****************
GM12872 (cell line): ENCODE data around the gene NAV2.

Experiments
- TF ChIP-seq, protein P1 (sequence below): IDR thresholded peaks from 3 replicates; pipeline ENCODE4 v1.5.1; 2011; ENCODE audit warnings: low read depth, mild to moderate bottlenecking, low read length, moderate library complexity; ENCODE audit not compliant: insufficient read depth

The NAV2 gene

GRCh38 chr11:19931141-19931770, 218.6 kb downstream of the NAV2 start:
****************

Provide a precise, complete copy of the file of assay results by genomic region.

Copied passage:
GM12872 (cell line): ENCODE data around the gene NAV2.

Experiments
- TF ChIP-seq, protein P1 (sequence below): IDR thresholded peaks from 3 replicates; pipeline ENCODE4 v1.5.1; 2011; ENCODE audit warnings: low read depth, mild to moderate bottlenecking, low read length, moderate library complexity; ENCODE audit not compliant: insufficient read depth

The NAV2 gene

GRCh38 chr11:19931141-19931770, 218.6 kb downstream of the NAV2 start: